The Johnson & Johnson vaccine is also based on decades of research. The company previously produced an adenovirus-based Ebola vaccine, which was approved for general use by the European Commission in July 2020.
The widespread nature of COVID-19 also allowed scientists to quickly test and develop their vaccines. To test the efficacy of a vaccine, it needs to be given to some people and not given to others. Those two groups are then followed to see who gets sick and who doesn’t.
“Normally you might have to wait years and years for enough people in a clinical trial to get exposed to an illness, but because COVID-19 is so prevalent, particularly in the United States, we had many people getting sick with it,” says Ross. “We were able to reach those study goals much faster because so many people in the clinical trials did ultimately get exposed and get sick.”
Yes. The CDC recommends that everyone be offered the vaccine, regardless of whether they have been infected.
“We think you have some sort of immunity if you were infected,” says Ross. “But we don't know how strong it is and we also don't know how long it lasts. So yes, we are recommending that even if you had COVID-19, you should still get vaccinated.”
Emerging data suggests that a single shot of the Pfizer-BioNTech vaccine offers strong protection to those who were previously infected. Visit the CDC vaccine FAQ page for the most updated guidance on who should receive the vaccine and when.
No long-term side effects have been reported for either the Moderna or Pfizer-BioNTech vaccines.
“The longest-term effects that we have are from the first people getting the vaccine back in the spring in the earliest phases of the clinical trials,” Ross said. “Those people have been followed forward and we have not seen any serious long-term effects. If there were serious long-term effects that came up, then all of that information would have been entered into the FDA process and it would not have been authorized for use.”
“The overwhelming majority of vaccine side effects show up within two months,” Muldoon said. “People don't get weird effects from a vaccine 10 years later. The body doesn't work like that.”
The Moderna and Pfizer-BioNTech vaccines contain only a few ingredients, which do not remain in the body long.
“We only have short-term data,” added Jacobs. “But I don't worry so much about long-term negative consequences, because we know they are really nonexistent in vaccines. And there's no reason to believe that this vaccine is going to be different from any others.”
The Pfizer-BioNTech and Moderna vaccines contain messenger RNA (mRNA), lipids and saline solutions. The single active ingredient — mRNA — is contained within a protective bubble of lipids. The saline solutions in the two vaccines are commonly used in medications and vaccines and serve to keep the pH and salt levels of the mixture close to those in the human body. Both vaccines are essentially genetic material wrapped in a bubble of fat suspended in salt water.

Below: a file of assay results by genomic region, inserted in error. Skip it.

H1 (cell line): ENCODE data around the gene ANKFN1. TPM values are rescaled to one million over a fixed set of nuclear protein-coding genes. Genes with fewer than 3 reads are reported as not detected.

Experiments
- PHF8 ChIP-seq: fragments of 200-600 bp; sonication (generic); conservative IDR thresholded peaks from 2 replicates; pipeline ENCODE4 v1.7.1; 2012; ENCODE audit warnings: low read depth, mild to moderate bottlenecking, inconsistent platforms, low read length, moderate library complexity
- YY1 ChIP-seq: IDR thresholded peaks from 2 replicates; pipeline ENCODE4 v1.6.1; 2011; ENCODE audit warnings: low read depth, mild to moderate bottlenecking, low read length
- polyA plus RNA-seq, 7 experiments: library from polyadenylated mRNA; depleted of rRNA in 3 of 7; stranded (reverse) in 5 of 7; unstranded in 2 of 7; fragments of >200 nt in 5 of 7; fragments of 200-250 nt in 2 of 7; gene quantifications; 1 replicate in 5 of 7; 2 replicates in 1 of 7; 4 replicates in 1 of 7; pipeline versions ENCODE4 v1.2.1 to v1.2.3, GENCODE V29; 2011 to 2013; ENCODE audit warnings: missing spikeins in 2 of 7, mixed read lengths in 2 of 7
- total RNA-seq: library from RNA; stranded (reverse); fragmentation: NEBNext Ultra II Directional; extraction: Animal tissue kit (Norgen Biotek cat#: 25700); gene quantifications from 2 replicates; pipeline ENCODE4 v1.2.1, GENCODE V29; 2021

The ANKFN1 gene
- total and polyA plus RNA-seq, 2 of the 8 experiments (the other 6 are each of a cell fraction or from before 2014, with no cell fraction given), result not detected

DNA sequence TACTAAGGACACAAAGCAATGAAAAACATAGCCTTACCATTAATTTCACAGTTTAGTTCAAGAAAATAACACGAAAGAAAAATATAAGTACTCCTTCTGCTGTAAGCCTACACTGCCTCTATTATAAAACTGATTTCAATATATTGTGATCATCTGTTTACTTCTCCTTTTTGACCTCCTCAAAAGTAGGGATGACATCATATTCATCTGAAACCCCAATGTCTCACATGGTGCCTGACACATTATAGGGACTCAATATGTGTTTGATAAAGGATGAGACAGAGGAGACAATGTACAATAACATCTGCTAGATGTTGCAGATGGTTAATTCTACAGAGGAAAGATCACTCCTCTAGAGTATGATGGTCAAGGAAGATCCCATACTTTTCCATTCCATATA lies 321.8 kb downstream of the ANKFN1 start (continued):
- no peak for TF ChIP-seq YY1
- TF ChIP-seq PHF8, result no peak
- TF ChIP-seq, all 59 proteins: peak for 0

The full ingredients of the Moderna COVID-19 vaccine are: messenger ribonucleic acid (mRNA), four lipids: SM-102; polyethylene glycol (PEG) 2000 dimyristoyl glycerol (DMG); cholesterol; 1,2-distearoyl-sn-glycero-3-phosphocholine (DSPC); and the saline solutions composed of tromethamine, tromethamine hydrochloride, acetic acid, sodium acetate, and sucrose.
The full ingredients of the Pfizer-BioNTech COVID-19 vaccine are: messenger ribonucleic acid (mRNA), four lipids: (4-hydroxybutyl)azanediyl)bis(hexane-6,1-diyl)bis(2-hexyldecanoate); 2-[(polyethylene glycol)-2000]-N,N-ditetradecylacetamide; 1,2-Distearoyl-sn-glycero-3-phosphocholine and cholesterol; and a saline solution of potassium chloride, monobasic potassium phosphate, sodium chloride, dibasic sodium phosphate dihydrate, and sucrose.
The Johnson & Johnson vaccine contains a modified adenovirus with coronavirus DNA, as well as various stabilizers, alcohol for sterilization, an anticoagulant, an emulsifier to hold the ingredients together and salt.
The full ingredients of the Johnson & Johnson vaccine are: recombinant, replication-incompetent adenovirus type 26 expressing the SARS-CoV-2 spike protein, citric acid monohydrate, trisodium citrate dihydrate, ethanol, 2-hydroxypropyl-β-cyclodextrin (HBCD), polysorbate-80 and sodium chloride.
Polyethylene glycol, or PEG, is a petroleum-derived compound that’s found in everything from medicine and food to cosmetics and industrial products. PEG is in both the Pfizer-BioNTech and Moderna vaccines, where it’s used as a stabilizing agent for the mRNA.
“It’s used in the vaccines to make sure the active component doesn't fall apart, dry up, degrade or become unusable until it gets delivered to the body,” says LaBaer. “It’s used in all kinds of substances that we take all the time. Generally speaking, the vast majority of people have no problem with polyethylene glycol, but there are individuals that have allergic reactions to PEG.”
The Johnson & Johnson vaccine does not contain PEG, but it does contain polysorbate. A small number of people are allergic to polysorbate.
If you have a history of severe allergic reactions, check the CDC guidelines to see if you should receive a COVID-19 vaccine.
No. The flu shot does not protect against COVID-19. The flu is caused by influenza viruses, while COVID-19 is caused by a type of coronavirus.
The vast majority of people who get vaccinated will be protected from getting severe, COVID-19 illness, and most people will be protected from getting sick at all.
Johnson & Johnson reports their vaccine to be 66% effective in preventing moderate to severe cases of COVID-19 and 85% effective in preventing severe forms of COVID-19. The Pfizer-BioNTech and Moderna vaccines have reported efficacy of 95% and 94.1%.
“That's very high and totally reasonable for the kinds of vaccines that we licensed in the United States regularly,” says Muldoon. “But there is...